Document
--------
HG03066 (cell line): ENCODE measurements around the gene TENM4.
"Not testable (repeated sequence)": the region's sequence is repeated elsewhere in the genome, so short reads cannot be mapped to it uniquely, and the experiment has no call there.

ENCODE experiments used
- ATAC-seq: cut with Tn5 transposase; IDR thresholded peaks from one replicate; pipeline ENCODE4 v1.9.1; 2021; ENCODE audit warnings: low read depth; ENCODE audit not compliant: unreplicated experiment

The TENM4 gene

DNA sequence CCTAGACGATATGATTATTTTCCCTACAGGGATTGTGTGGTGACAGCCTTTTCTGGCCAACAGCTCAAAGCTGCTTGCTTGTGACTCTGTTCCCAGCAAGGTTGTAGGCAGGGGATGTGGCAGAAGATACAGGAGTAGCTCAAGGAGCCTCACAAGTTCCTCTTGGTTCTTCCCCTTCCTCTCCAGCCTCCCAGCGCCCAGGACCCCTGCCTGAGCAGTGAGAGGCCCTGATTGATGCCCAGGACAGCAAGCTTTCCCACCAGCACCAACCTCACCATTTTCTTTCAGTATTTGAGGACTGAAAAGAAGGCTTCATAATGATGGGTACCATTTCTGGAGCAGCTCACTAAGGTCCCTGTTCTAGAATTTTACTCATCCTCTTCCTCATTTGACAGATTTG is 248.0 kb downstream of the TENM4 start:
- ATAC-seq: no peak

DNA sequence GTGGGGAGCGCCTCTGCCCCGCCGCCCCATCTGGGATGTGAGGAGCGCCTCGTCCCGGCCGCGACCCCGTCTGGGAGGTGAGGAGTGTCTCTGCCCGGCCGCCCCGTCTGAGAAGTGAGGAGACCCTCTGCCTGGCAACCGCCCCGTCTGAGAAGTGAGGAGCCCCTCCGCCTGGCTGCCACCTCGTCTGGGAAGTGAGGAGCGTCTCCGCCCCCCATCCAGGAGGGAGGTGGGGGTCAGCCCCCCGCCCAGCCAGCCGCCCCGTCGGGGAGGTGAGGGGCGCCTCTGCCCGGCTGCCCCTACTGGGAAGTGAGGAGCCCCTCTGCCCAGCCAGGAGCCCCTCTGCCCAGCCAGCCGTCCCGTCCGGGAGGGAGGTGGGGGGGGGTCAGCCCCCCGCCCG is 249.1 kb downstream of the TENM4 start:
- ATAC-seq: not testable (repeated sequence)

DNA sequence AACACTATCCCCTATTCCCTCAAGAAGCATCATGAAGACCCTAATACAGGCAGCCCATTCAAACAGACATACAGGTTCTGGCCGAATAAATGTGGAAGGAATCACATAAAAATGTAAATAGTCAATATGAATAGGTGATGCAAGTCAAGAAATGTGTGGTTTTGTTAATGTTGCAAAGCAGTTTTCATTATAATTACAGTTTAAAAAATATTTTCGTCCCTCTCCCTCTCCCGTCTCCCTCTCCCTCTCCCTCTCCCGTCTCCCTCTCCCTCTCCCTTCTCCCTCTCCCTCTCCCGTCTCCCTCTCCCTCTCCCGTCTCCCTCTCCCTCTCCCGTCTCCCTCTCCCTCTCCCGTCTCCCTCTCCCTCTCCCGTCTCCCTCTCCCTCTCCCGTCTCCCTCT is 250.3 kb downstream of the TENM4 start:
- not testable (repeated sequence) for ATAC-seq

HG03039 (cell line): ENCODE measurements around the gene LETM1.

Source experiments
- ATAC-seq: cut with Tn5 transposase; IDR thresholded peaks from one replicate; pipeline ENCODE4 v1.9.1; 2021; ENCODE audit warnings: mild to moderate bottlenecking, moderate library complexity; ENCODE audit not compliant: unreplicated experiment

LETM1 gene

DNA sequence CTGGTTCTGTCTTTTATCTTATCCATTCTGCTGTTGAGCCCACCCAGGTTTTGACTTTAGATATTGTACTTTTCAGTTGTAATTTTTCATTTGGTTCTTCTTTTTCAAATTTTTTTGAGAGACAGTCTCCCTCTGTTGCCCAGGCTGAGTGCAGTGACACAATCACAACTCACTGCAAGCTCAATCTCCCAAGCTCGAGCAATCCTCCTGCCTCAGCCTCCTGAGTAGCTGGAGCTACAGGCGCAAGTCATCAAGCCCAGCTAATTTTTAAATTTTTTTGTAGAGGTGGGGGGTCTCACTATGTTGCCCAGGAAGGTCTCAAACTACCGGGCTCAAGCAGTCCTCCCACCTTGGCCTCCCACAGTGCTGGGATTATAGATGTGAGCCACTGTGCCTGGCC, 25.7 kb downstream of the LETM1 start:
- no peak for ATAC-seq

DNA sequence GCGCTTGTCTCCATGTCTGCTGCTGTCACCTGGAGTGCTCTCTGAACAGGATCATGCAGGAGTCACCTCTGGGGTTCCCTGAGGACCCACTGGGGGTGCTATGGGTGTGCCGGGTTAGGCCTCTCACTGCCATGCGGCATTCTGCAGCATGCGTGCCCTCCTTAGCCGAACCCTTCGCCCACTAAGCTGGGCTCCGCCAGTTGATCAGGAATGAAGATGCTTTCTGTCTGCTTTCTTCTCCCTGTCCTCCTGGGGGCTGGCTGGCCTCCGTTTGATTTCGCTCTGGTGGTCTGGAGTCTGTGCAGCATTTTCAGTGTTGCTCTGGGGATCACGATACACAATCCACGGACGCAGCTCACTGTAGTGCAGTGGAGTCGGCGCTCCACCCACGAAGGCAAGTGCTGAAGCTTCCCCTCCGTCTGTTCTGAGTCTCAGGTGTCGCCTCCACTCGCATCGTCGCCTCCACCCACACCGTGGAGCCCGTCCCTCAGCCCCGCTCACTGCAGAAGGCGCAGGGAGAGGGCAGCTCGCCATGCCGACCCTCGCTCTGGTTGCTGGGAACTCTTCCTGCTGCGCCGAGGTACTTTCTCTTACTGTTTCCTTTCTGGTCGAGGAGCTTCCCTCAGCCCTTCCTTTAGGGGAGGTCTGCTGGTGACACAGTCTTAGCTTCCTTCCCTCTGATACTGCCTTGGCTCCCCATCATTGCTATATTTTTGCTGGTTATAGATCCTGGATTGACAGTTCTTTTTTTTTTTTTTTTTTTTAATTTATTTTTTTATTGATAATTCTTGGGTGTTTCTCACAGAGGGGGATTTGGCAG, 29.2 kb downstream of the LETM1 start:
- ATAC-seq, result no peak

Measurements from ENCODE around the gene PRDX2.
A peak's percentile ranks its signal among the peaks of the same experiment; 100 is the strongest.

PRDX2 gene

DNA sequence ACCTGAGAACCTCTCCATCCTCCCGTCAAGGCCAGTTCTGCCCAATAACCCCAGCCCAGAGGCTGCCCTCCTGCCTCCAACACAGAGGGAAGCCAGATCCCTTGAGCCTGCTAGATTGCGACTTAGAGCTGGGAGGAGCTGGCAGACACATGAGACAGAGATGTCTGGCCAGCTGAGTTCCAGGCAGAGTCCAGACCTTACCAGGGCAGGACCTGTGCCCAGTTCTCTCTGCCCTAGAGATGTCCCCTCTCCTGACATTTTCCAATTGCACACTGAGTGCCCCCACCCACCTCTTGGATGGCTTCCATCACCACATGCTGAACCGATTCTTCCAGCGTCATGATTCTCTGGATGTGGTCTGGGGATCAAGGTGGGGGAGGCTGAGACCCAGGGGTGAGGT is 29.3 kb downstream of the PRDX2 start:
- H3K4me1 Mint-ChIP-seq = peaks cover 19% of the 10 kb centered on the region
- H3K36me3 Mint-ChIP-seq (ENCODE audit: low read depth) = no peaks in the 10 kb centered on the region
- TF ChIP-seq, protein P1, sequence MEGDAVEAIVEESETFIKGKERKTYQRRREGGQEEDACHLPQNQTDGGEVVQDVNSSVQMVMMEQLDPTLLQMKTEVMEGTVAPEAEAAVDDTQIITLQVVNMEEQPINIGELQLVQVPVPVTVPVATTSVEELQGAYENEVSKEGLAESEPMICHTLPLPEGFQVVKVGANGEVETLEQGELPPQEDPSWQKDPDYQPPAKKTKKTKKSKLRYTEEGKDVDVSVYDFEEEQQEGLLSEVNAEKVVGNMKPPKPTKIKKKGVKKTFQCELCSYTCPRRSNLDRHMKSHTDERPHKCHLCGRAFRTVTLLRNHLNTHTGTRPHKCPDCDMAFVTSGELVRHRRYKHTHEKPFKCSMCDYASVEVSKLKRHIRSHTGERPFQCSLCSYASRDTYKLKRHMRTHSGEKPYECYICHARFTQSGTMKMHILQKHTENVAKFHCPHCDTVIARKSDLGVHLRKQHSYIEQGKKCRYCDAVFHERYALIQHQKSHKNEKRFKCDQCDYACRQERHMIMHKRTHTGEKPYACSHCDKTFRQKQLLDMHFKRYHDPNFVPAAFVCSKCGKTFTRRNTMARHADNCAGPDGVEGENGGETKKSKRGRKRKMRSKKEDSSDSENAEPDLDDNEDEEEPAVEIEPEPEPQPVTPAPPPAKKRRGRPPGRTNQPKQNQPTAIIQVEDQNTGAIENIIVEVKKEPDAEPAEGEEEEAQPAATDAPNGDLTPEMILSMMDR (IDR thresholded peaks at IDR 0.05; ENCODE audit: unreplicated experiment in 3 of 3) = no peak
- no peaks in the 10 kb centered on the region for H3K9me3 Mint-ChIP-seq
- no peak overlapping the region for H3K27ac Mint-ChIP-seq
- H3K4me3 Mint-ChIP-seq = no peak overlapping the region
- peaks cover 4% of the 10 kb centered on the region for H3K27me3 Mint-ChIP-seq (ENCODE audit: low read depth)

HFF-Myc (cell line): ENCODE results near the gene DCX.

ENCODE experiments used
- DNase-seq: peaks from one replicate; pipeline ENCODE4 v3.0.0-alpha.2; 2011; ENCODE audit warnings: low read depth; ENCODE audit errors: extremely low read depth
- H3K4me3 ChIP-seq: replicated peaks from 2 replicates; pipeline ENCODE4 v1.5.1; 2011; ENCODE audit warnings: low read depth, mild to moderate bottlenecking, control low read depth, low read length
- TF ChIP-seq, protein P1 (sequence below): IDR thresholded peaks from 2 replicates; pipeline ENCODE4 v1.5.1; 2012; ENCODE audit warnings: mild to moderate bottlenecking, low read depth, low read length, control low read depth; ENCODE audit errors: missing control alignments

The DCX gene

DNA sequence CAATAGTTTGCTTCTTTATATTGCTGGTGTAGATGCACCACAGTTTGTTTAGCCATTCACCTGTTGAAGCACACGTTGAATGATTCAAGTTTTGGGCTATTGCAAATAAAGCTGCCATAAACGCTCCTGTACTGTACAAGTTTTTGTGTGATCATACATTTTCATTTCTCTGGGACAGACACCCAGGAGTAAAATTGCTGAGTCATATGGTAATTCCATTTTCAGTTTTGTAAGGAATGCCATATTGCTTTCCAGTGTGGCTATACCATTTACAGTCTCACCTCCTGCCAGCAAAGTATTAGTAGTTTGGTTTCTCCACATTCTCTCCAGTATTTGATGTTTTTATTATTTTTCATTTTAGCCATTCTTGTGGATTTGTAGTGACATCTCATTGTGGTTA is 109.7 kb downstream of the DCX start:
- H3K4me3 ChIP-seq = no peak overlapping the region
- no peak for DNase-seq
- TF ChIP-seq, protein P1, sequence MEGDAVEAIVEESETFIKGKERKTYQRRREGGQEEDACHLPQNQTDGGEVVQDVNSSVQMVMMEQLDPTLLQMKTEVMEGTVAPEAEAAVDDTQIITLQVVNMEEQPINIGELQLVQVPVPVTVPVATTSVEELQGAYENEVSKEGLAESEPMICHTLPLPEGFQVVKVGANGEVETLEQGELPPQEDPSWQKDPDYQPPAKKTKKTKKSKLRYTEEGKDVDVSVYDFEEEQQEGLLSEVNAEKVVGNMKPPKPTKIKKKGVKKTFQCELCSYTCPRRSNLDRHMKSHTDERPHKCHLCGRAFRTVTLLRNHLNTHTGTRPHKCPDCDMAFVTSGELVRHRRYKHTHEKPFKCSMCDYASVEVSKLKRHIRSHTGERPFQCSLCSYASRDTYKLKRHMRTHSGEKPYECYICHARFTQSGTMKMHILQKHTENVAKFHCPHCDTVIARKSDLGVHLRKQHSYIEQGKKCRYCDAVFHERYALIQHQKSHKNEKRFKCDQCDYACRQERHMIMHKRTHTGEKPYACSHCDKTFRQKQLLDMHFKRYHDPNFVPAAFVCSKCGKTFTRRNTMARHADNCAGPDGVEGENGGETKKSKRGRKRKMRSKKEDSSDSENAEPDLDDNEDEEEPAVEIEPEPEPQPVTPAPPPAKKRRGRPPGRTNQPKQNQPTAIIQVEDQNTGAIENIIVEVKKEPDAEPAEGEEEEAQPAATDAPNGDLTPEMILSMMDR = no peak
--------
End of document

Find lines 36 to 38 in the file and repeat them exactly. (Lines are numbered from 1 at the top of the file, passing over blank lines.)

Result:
The DCX gene

DNA sequence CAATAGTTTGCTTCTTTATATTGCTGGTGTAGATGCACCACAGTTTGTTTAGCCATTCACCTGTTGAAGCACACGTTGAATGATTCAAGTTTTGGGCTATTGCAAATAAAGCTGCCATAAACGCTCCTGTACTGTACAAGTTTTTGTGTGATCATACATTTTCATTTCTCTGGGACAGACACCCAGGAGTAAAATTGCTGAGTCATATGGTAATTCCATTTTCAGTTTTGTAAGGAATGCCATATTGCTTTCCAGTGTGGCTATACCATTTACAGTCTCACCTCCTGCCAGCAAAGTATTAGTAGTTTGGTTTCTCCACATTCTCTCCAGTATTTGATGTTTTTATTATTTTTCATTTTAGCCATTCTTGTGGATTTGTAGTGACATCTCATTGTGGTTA is 109.7 kb downstream of the DCX start:
- H3K4me3 ChIP-seq = no peak overlapping the region